Prosecutor Brian Gensel brought on the ire of the County Council at its
meeting Tuesday for requesting raises for some of his staff outside of the
raises for four employees in his office who are paid with grant money rather
than out of the General Fund. According to Gensel, such employees tend to
fall through the cracks when raises are given, and he was recently made
aware that they haven’t seen a raise since 2013. He noted that raises will
be funded with grant money--about $34,000 of which might go to waste if he
doesn’t find ways to use it. Those moneys can be used for training costs,
funding part-time positions, and salaries.
reported that his office has received the grant consistently for years, but
he has the funds to absorb the proposed costs in the event that it is not
awarded during the next cycle.
Sylvia Graham, D-At-large, dissented because the funds being used in this
case are unused funds that had been earmarked for health insurance. “I think
that our medical budget should be protected very carefully,” she said.
Council member Dan
Whitten, D-At-large, asked, “Why didn’t you address this at budget time?” He
then said that the Prosecutor’s Office has a habit of not making specific
across-the-board requests for raises during the budget season and coming
back later to piecemeal those requests. “That’s very disruptive to us,”
Gensel said he
would have addressed the need for raises earlier if he had known about it
earlier, but “It wasn’t on the radar” at budget time, and the grant cycle
doesn’t coincide with the budget cycle for the County. Whitten responded
that the Council still needs him to consider possibilities and share the
“complete package” of expected costs with the Council during budget time.
The Council voted
to approve Gensel’s requests with Graham dissenting and Council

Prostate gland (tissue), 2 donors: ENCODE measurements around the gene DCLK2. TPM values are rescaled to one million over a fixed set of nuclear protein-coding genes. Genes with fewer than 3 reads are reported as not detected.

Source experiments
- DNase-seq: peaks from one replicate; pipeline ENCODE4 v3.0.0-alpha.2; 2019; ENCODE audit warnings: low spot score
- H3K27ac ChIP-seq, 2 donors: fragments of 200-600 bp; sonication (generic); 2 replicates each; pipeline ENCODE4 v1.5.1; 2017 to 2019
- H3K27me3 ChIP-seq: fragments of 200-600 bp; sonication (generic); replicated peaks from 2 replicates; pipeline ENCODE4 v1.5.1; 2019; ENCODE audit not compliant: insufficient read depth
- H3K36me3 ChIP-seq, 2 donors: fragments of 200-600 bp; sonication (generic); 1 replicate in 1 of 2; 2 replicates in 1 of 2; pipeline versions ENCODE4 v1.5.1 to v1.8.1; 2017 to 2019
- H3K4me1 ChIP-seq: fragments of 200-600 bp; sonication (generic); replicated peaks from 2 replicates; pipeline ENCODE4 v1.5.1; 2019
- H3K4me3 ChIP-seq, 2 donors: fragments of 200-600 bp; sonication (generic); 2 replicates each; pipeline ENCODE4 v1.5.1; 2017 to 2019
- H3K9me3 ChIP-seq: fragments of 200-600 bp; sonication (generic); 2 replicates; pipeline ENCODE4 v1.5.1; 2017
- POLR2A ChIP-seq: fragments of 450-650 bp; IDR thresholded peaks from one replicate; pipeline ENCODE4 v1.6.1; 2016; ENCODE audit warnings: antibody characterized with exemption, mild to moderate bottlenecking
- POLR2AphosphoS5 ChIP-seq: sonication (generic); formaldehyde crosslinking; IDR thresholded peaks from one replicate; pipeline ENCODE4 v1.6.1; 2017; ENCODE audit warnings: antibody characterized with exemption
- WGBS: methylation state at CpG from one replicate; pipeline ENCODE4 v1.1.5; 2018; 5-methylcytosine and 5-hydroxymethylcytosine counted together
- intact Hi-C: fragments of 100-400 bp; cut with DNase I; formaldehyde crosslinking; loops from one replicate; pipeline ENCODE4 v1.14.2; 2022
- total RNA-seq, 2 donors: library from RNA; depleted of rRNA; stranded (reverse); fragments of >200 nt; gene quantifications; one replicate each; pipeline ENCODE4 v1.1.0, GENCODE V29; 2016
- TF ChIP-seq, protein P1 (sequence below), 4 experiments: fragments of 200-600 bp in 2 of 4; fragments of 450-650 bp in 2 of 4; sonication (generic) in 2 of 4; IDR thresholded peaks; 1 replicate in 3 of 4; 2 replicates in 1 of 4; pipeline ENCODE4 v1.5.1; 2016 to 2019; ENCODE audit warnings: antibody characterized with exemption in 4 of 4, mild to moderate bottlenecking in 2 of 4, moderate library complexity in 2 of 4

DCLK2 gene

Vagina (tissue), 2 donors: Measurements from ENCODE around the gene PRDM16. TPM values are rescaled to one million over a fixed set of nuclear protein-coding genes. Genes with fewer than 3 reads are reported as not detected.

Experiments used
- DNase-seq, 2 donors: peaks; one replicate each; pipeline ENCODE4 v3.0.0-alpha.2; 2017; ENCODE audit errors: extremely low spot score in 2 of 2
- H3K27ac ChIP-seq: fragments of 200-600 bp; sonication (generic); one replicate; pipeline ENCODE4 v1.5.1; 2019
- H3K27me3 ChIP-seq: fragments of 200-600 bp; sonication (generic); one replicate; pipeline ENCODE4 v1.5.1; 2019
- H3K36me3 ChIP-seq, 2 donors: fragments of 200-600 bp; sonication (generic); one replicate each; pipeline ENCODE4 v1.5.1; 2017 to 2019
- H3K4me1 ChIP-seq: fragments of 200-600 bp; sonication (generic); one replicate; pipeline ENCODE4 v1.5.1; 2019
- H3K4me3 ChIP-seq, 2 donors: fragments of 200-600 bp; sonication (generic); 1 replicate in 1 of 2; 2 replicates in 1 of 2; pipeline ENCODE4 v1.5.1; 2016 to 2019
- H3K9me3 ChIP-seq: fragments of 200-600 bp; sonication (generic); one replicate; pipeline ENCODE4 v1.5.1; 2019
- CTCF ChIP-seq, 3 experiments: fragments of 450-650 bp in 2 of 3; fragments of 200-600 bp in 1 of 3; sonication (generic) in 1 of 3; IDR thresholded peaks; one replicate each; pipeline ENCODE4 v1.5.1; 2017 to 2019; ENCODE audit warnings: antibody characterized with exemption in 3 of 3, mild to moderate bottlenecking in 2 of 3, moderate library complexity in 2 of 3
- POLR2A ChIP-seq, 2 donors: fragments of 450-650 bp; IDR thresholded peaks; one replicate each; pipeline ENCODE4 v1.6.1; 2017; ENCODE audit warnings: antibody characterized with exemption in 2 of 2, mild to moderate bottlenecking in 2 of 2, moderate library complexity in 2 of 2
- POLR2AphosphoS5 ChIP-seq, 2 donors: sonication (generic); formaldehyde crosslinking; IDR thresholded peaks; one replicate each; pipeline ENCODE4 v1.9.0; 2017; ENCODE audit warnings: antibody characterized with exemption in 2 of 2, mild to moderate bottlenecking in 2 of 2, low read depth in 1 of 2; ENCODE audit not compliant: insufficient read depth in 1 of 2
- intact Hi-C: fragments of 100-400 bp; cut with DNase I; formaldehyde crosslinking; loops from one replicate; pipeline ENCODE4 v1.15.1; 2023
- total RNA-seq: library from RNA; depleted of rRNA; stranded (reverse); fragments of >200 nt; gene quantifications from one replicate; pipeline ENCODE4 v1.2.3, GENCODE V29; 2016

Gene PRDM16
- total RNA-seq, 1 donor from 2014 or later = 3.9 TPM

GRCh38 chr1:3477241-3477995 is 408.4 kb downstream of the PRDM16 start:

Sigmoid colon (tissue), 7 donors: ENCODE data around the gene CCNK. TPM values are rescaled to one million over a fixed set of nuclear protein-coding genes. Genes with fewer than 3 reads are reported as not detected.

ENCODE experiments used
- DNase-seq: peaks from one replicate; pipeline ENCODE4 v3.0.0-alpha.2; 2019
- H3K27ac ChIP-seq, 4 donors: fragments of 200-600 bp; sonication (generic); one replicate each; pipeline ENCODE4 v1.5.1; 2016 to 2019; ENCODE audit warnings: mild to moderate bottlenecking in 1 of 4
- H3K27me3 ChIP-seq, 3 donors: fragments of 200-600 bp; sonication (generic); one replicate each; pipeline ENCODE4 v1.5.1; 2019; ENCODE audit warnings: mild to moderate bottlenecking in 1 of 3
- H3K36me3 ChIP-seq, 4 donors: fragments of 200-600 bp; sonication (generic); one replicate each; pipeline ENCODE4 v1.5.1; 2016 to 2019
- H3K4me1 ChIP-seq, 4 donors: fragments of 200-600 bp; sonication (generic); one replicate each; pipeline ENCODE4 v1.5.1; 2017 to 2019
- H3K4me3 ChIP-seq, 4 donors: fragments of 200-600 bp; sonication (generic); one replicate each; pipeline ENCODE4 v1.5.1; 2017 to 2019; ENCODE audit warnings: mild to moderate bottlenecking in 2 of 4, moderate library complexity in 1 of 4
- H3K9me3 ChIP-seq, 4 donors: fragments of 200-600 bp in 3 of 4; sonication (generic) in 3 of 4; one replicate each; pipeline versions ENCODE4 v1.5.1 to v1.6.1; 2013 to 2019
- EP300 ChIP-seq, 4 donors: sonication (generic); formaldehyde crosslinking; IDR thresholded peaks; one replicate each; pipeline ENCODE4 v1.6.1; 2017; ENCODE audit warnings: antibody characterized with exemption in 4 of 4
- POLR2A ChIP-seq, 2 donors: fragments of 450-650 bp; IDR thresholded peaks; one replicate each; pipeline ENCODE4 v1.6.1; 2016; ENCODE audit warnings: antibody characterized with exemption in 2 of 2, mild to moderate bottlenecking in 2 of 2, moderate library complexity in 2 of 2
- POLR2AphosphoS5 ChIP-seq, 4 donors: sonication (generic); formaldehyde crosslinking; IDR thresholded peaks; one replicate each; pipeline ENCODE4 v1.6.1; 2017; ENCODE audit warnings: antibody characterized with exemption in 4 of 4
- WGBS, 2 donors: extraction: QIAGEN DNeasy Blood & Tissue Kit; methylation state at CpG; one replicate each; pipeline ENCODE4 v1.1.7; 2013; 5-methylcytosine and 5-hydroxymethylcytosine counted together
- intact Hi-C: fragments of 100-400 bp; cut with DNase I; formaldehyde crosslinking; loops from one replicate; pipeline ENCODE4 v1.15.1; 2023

Vice-President Jeremy Rivas, R-2nd, absent.
Old Jail Purchase
In other business,
the Council unanimously approved the purchase of the old jail building at
157 Franklin St. in Valparaiso for the average of two appraisals,
$3,642,500. The old jail will be converted into office space for the County,
including a new space for the 911 Center. Commissioner Jim Biggs, R-North,
was present to discuss the project, part of the Commissioners $30 million
capital improvements plan, and noted that another purpose for the move to
the jail is the need for more space in the future.
Biggs, however, was
not able to provide some hard numbers Whitten asked for. “It just seems like
I have a lot of unanswered questions,” Whitten said, wanting to know how
much renovation will be needed on the interior of the jail to make it a
functioning office space, how many departments will move in, and how much
income the property will generate through the rental of a cell phone tower
on the roof and a restaurant space. Biggs said he wasn’t given those numbers
and was unsure when they would be available. Biggs said he would work on
preparing a report detailing the further cost projections.
The Council also
approved a $70,000 transfer for the Election Board. County Clerk Karen
Martin reported that the transfer was a correction to a line item in the
budget for equipment maintenance.
Martin also noted
that the County is down 175 poll workers and always looking for more.